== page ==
The odds beat the Flames, they’ll draft 6th overall

After enduring a 2015-16 season where the hockey gods rarely smiled upon them, the Calgary Flames hoped to beat the odds and win one of the three NHL Draft lotteries. They did not. While they didn’t get bumped all the way down to 8th overall, they’ll draft in the spot they were most likely to draft: 6th overall (which they had a 35.5% chance of getting).

The lottery draws were won by Toronto (1st overall), Winnipeg (2nd overall) and Columbus (3rd overall).

It will be the fourth time in Flames franchise history that they’ll hit the podium at the NHL Draft at sixth overall.

  • 1992: Cory Stillman
  • 1997: Daniel Tkaczuk
  • 1998: Rico Fata
  • 2013: Sean Monahan

Prior to the lottery drawing, the Flames were slated to draft 5th overall. The picks outside of the first round are not impacted by the lottery drawing, so the Flames will have the following picks at their disposal:

  • 1st round, 6th overall
  • 2nd round, 35th overall
  • 2nd round, TBD (Florida’s pick)
  • 2nd round, TBD (Dallas’ pick; could become a late 1st round pick if Dallas wins their current playoff series)
  • 3rd round, 65th overall
  • 4th round, 95th overall
  • 5th round, 125th overall
  • 6th round, 155th overall
  • 6th round, 165th overall (Minnesota’s pick)
  • 7th round, 185th overall

Note: If Arizona prospect Connor Bleackley doesn’t sign with the Coyotes by June 1, they’ll receive a compensatory pick at 51st overall and the rest of the picks will shift back by one spot.

LET THE WILD DRAFT SPECULATION BEGIN~!!

  • Johnny Goooooooaldreau

    I hate American commentators. First the terrible shite that was coming from Tampa Bay, and now the Penguins analyst just said “he put it out off the window”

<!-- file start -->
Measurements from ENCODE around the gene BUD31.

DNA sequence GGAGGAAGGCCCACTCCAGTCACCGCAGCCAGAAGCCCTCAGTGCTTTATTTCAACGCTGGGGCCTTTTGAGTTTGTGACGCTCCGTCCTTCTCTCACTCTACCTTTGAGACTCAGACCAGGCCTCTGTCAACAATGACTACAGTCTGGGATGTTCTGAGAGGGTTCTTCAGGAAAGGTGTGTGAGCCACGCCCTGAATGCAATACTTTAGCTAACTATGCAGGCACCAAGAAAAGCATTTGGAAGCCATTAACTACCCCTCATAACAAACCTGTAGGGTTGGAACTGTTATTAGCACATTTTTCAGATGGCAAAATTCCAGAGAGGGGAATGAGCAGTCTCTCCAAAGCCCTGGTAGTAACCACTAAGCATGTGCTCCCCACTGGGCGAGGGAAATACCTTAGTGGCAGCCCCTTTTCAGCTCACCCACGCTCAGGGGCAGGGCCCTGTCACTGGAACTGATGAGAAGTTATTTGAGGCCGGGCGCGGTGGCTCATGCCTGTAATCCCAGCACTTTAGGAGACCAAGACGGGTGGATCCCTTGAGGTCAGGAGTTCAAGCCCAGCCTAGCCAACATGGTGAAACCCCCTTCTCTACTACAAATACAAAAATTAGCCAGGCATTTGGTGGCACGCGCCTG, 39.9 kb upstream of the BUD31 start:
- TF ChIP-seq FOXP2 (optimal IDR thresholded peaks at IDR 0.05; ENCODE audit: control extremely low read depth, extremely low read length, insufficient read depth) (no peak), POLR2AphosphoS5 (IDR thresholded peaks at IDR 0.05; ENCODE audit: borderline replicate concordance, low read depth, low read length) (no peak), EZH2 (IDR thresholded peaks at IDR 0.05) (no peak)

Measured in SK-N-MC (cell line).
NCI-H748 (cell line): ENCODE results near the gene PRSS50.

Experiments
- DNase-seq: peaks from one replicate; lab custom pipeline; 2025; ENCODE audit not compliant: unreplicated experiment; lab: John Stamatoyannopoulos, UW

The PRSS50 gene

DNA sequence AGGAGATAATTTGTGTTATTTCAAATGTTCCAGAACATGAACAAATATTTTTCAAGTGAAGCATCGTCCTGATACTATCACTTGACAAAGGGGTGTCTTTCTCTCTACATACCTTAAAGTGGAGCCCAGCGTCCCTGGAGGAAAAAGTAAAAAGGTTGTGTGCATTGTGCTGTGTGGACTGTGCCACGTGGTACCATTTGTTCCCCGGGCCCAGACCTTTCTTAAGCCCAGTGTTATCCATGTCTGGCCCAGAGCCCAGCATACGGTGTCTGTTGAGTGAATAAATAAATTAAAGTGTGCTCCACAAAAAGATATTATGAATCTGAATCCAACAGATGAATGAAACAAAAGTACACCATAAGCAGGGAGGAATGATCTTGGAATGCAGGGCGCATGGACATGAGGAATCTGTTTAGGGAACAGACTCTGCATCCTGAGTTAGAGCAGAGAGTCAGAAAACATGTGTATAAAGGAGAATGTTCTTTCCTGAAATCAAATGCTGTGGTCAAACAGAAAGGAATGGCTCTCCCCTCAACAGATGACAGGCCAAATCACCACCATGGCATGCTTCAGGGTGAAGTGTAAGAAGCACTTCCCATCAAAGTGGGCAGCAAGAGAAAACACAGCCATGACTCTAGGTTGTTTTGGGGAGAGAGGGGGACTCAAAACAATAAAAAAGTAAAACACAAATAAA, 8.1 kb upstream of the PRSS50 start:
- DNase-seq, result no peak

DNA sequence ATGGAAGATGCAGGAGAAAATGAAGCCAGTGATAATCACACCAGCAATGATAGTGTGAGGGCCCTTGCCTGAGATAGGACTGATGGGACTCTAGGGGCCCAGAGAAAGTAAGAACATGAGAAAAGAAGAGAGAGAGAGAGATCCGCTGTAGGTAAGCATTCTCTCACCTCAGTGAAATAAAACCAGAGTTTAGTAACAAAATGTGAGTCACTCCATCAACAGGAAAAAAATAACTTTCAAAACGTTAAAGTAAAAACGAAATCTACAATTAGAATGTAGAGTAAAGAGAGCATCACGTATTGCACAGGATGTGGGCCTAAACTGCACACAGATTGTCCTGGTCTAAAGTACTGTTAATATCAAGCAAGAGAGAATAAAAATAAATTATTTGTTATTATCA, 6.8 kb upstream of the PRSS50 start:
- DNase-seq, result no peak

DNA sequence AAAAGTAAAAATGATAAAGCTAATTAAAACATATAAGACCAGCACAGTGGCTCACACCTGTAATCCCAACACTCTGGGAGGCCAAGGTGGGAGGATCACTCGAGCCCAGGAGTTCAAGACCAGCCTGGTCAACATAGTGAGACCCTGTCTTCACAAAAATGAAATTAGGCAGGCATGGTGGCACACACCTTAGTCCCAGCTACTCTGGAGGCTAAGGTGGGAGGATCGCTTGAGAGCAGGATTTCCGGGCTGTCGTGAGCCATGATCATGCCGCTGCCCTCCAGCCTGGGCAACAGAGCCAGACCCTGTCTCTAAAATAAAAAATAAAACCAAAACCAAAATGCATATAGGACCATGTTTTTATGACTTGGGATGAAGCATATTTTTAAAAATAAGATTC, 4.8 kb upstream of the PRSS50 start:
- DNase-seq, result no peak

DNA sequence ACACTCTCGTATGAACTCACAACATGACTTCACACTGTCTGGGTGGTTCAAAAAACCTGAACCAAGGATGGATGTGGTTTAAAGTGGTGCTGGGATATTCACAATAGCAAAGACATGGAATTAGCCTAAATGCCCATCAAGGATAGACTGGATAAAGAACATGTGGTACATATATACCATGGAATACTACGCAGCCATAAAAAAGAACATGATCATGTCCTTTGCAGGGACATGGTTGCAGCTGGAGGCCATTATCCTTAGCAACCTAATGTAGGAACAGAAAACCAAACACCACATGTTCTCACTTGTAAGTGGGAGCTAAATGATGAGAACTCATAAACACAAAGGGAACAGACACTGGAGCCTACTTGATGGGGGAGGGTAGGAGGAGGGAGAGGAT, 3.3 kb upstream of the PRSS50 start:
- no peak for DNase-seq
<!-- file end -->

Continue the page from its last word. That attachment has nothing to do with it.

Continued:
OMFG!

  • MRL

    I’m sorry but I think it’s a sad state to be jubilant over the idea of the Oilers dropping in the draft as it consequently effected the Flames draft position. If you’re that focused on the Oilers, then they already won. Especially their fans. Furthermore, they still have better odds of drafting a premier player at 4 compared to the Flames 6 position. I think many are of the mindset that the Flames dropping a position is minor but I disagree. When you’re drafting close to the top, the difference between draft positions can be monumental. Similar to the revision of the draft lottery implemented by the league; the NHL, preoccupied trying to discourage teams from tanking, has overlooked the ramifications it has on “honest” teams. Both the Jets and Leafs were rewarded, but on any other day the Jets are likely to fall in the draft while the odds still favour the Leafs picking at least top 3. I realize the draft lottery creates a buzz but ultimately it does next to nothing in terms of thwarting tank jobs. If the league wants to get serious about rewarding deserving teams, it could implement a draft system which factors in the points a team accumulates after they’re mathematically eliminated from playoff contention.. At the end of the day the Leafs, despite what many of their fans refute, tanked and will be first at the podium while the Flames tried to remain competitive until the end but lost ground in the draft. How is that fair again?